Wednesday, 22 January 2014

Who is holding back progress in NI?



It’s not the likes of Jamie Bryson, Willie Frazer or even the Republican dissidents that are holding back Northern Ireland. As much as it’s nice to believe the popular narrative that if we could just somehow do away with these people and their supporters, the rest of us would march together toward some shared utopia, the reality is that Bryson, Frazer et al are not the architects of this failed society, they are merely products of it. The flag protests are another example – they are not the cause of NI’s economic and social woes, they arose from it. 

An oft uttered moan – or variations of it – is that flag protests and other such identity issues distract us from the important things like Education, Health and Housing. Nonsense. We weren’t paying attention to them beforehand. The only difference is people were distracted from those issues not by protests and civil unrest but by jobs, active social lives and a relatively peaceful existence. Does anyone really believe that the issues we face on Education, Health and Housing didn’t exist previously? 

I’d happily wager that had the decision to restrict the Union flag flying to designated days been taken a few years prior, when we were reaping the benefits of buoyant economies in the UK and Ireland, there would have been much less unrest – if indeed there was any unrest at all. Obviously the decision would always be contentious but contentious decisions tend to have less consequences when the people that contend them are relatively comfortable with their lot. When they’re already angry, miserable and feel life has limited hope, then having something to fight for is an attractive option.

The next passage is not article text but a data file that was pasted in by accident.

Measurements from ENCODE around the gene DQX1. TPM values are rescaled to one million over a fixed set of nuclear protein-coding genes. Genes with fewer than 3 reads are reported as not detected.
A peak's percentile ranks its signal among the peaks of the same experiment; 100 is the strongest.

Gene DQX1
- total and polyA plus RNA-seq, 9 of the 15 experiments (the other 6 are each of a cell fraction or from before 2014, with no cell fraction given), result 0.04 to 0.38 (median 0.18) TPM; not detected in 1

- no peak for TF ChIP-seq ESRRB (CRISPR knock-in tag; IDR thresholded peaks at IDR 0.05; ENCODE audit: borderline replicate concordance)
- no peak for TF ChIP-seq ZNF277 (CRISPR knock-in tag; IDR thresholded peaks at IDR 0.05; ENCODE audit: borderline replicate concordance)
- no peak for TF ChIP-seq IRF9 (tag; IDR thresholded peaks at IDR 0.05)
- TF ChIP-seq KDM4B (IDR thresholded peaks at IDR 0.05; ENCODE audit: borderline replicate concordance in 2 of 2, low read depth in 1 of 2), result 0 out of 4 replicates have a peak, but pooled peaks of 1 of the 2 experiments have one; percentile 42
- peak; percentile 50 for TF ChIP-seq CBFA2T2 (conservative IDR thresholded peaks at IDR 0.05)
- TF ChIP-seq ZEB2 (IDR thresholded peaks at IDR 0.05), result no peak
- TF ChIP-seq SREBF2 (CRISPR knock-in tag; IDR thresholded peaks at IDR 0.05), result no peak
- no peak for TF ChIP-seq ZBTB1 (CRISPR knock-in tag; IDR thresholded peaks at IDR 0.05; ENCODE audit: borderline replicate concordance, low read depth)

So who is holding us back? 

Well, we are. It’s us – as a collective – that want our kids in segregated education, our housing in segregated areas and our body of government to be formally segregated by legislation. There is no great desire for any of this to end, much as people may profess otherwise. If there was, it would have. What I imagine most people actually desire is for us to just go back 5 or 6 years where most people had the economic freedom to enjoy the status quo. I mean, really, isn’t that the limit of the ambitions of the people we elect? 

We’re not voting in parties that are threatening to deliver great change or even promise it in the first place. We’re voting in parties that will do as little as possible in order to not risk destabilising things. While it’s certainly admirable to keep things stable, it’s not such a good idea if that stability is utterly dependent on things you have no real control over – such as the economy. Let’s not pretend that NI has its own economy because it doesn’t, no more than the North East of England has its own. And so, when the economy of the UK or the ROI (yes, it’s important to us too) takes a dive, our government in NI are powerless to adapt because adapting means changing the status quo – the exact opposite of the agenda these parties follow. 

I would dearly love to eat my words if, after the local elections in May, we see a massive rise in voting and a significant swing to parties such as NI21, the PUP, the Greens etc but I sincerely doubt that will happen. I am confident, sadly, that things will pretty much stay the same. The same parties will be in charge, with the same majorities and the same agendas. The people will bemoan the lack of change and instead of blaming themselves will look to place that blame on someone else - the troublemakers. After all, if they would just pipe down, we’d all be fine wouldn’t we?

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